AAUW Ames 100th Year



AAUW Ames Celebrates 100th Anniversary May 12, 2018

AAUW Ames Members and Friends Celebrate 100th Anniversary








[Front row: Carol Miller, Nancy Maydew, Jane Edwards, Barbara Peterson, Sabina Peters-Daywater, Darlene Harl, and Phyllis Peters. Back row: Margy Howarth, Jean McMaken, Suzanne Peters, Peggy Faden, Mary Ann Lundy, Patricia Newman, Lynne Bishop, Carol Alexander Phillips, Jeri Prescott, Diane Patton, Betty Conkin, Nancy Marks, AAUW Iowa President Ann Gale, and Carol Weber.]

During a festive brunch held at First Methodist Church, AAUW Iowa President Ann Gale shared congratulations from the Iowa Board of Directors and her favorite ways AAUW advances equity for women and girls through advocacy, education, philanthropy and research. She also highlighted programming about mental health issues during the recent Iowa meeting in Fort Dodge.

AAUW members Peggy Faden and Carol Weber presented musical selections.

A display highlighted AAUW Ames activities and impact through the years. The branch has been instrumental in underwriting graduate students at Iowa State University for decades. More recently the branch has supported Campus Action Projects at ISU (Elect Her; Graduate Womyn of Colour Sister Circle Meet-up ) and has provided camperships for middle school girls to attend AAUW’s Tech Trek camp at Buena Vista University.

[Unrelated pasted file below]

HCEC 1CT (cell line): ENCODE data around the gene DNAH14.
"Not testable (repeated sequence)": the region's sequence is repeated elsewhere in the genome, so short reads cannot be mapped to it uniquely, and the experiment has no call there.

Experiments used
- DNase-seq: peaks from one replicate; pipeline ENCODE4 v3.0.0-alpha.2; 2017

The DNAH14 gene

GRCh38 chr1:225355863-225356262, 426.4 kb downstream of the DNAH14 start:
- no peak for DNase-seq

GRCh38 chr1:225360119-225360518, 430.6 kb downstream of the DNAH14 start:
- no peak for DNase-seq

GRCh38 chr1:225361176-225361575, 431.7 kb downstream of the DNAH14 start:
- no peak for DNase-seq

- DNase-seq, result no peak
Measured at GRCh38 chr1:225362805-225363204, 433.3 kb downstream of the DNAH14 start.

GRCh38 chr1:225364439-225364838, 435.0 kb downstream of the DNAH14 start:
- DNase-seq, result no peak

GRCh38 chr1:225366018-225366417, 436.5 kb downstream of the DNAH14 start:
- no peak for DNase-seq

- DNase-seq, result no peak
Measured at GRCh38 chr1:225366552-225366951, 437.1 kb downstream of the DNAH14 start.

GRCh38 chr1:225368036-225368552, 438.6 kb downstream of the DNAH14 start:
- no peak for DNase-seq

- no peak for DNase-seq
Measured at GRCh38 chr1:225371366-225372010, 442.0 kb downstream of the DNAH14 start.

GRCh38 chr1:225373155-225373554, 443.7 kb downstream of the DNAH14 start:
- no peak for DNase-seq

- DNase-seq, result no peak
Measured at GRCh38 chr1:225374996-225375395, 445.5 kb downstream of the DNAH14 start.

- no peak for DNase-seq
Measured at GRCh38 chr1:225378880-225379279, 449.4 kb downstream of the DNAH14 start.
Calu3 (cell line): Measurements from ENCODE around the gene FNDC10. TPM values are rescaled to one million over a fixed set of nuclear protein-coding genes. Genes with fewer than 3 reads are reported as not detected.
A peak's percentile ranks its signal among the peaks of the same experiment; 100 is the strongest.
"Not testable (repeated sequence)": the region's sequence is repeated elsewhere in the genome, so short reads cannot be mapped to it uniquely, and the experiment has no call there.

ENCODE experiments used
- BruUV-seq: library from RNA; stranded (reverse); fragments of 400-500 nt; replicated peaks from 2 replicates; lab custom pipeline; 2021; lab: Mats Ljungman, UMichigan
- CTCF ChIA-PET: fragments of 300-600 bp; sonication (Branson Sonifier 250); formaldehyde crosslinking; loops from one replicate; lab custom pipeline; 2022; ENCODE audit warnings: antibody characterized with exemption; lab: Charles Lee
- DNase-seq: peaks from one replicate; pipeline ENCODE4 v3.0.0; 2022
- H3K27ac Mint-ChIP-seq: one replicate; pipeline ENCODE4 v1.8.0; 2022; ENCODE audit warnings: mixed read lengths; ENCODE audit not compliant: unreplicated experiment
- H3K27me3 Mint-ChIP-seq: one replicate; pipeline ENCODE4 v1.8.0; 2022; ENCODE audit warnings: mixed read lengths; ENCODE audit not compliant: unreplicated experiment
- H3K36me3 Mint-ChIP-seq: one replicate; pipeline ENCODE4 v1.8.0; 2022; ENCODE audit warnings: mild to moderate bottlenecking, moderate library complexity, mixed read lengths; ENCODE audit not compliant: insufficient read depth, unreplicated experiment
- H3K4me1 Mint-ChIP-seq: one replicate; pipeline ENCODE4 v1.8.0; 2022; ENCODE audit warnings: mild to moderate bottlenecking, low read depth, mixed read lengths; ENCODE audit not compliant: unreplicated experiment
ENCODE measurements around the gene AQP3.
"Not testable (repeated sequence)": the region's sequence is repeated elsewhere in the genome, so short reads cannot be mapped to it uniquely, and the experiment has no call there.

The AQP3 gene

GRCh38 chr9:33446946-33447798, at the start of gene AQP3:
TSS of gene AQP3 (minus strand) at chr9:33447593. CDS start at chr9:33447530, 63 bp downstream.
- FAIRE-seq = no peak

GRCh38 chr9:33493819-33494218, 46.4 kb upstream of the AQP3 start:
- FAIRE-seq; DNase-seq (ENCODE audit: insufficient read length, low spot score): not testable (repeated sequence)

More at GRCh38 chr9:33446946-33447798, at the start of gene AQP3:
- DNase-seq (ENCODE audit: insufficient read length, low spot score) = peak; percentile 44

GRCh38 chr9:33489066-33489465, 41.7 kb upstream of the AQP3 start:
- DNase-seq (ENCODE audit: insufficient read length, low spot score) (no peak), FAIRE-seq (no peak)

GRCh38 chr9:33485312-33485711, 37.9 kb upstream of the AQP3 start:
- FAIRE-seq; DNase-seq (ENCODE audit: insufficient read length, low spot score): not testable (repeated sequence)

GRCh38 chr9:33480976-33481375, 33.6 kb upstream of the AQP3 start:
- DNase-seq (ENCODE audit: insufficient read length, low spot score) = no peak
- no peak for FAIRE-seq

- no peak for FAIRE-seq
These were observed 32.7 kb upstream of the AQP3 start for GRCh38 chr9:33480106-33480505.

Reflections on Women’s Voting Rights – by Nancy Marks, AAUW Ames Historian

The Nineteenth Amendment was ratified on August 18, 1920 and added to the United States Constitution. It granted American women the right to vote in all elections in the United States. Prominent women in the Women’s Suffrage campaign were Susan B. Anthony and Elizabeth Cady Stanton. Women demonstrated outside of the White House as protesting “Silent Sentinels” and further street demonstrations that saw them imprisoned. This amendment was unsuccessfully challenged in the USA Courts. A remembrance has been celebrated for many years as “Women’s Equality Day” on the August 18 date. The 50th Anniversary in August was in 1970 and rallies were held to commemorate this date across the nation.